HomeBlogRevering TimeHistory of Making Watches

History of Making Watches

PAGANI DESIGN A150 40MM Stainless Men Mechanical Watch Luxury Sapphire Crystal Automatic Watches 100M Waterproof Watch for Men Classy Color: steel blue Ships From: Czech Republic|China

Dear Valued Customers

It’s good to note that watches first appeared in Europe in the 15th century, evolving from the portable spring-driven clocks. It was not widely worn in pockets until the 17th century. One account says that the word “watch” came from the Old English word woecce which meant “watchman”, because it was used by town watchmen to keep track of their shifts at work.  Another says that the term came from 17th century sailors, who used the new mechanisms to time the length of their shipboard watches (duty shifts).

In the Journal of Sçavants of 25 February 1675, Christiaan Huygens drew one of his first balance springs, attached to a balance wheel.  The application of the spiral balance spring (spiral hairspring) for watches ushered a new era of accuracy for portable timekeepers, similar to that which the pendulum had introduced for clocks.

A great leap forward in accuracy occurred later on with the addition of the balance spring to the balance wheel, an invention disputed both at that time and ever since between Robert Hooke and Christiaan Huygens. In fact, this innovation increased watches’ accuracy enormously, reducing error from perhaps several hours per day to 10 minutes per day, resulting in the addition of the minute hand to the face from around 1680 in Britain and 1700 in France.

The increased accuracy of the balance wheel focused attention on errors caused by other parts of the movement, igniting a two-century wave of watchmaking innovation. The first thing that was improved was the escapement. The verge escapement was replaced in quality watches by the cylinder escapement, invented by Thomas Tompion in 1695 and further developed by George Graham in the 1720s. Improvements in manufacturing such as the tooth-cutting machine devised by Robert Hooke allowed some increase in the volume of watch production, although finishing and assembling was still done by hand until well into the 19th century.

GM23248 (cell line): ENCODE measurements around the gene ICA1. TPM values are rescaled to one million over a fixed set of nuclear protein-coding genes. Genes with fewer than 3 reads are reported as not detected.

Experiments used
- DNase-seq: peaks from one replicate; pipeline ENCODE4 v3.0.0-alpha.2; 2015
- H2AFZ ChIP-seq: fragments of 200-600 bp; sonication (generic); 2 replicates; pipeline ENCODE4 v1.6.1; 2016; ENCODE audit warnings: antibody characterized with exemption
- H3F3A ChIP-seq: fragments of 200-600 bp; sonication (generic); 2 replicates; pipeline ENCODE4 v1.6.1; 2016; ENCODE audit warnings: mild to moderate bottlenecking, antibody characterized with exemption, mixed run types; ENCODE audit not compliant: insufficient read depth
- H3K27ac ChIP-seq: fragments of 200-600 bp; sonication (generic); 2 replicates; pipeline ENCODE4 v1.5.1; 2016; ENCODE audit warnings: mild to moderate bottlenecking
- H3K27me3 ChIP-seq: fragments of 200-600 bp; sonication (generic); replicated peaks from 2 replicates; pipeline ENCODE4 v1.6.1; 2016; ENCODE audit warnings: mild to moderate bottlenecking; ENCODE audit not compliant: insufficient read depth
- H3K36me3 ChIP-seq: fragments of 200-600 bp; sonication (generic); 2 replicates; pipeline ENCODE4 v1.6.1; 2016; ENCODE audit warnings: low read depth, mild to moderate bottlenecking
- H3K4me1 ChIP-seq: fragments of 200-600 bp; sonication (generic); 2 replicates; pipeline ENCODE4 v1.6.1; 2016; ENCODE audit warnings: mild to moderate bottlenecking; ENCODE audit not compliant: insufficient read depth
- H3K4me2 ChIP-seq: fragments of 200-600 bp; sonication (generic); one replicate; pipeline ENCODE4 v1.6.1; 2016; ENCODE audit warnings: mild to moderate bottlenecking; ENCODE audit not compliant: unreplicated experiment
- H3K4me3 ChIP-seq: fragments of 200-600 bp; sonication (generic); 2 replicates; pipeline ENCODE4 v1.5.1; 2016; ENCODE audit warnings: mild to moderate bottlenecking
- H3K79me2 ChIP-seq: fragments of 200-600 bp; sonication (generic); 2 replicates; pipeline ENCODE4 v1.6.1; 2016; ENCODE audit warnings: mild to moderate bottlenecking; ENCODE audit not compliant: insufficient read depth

A major factor of error in the balance wheel timepieces, caused by changes in elasticity of the balance spring from temperature changes, was solved by the bimetallic temperature compensated balance wheel invented in 1765 by Pierre Le Roy and improved by Thomas Earnshaw. The lever escapement was the single most important technological breakthrough, and was invented by Thomas Mudge in 1759 and improved by Josiah Emery in 1785, although it only gradually came into use from about 1800 onward, mainly in Britain.

The British had predominated in watch manufacture for much of the 17th and 18th centuries, but maintained a system of production that was geared towards high-quality products for the elite. Although there was an attempt to modernize clock manufacture with mass production techniques and the application of duplicating tools and machinery by the British Watch Company in 1843, it was in the United States that this system took off. Aaron Lufkin Dennison started a factory in 1851 in Massachusetts that used interchangeable parts and by 1861 it was running a successful enterprise incorporated as the Waltham Watch Company.


Leave a comment

Why joytouse.com?

Uncompromised Quality
Experience enduring elegance and durability with our premium collection
Curated Selection
Discover exceptional products for your refined lifestyle in our handpicked collection
Exclusive Deals
Access special savings on luxurious items, elevating your experience for less

Shopping cart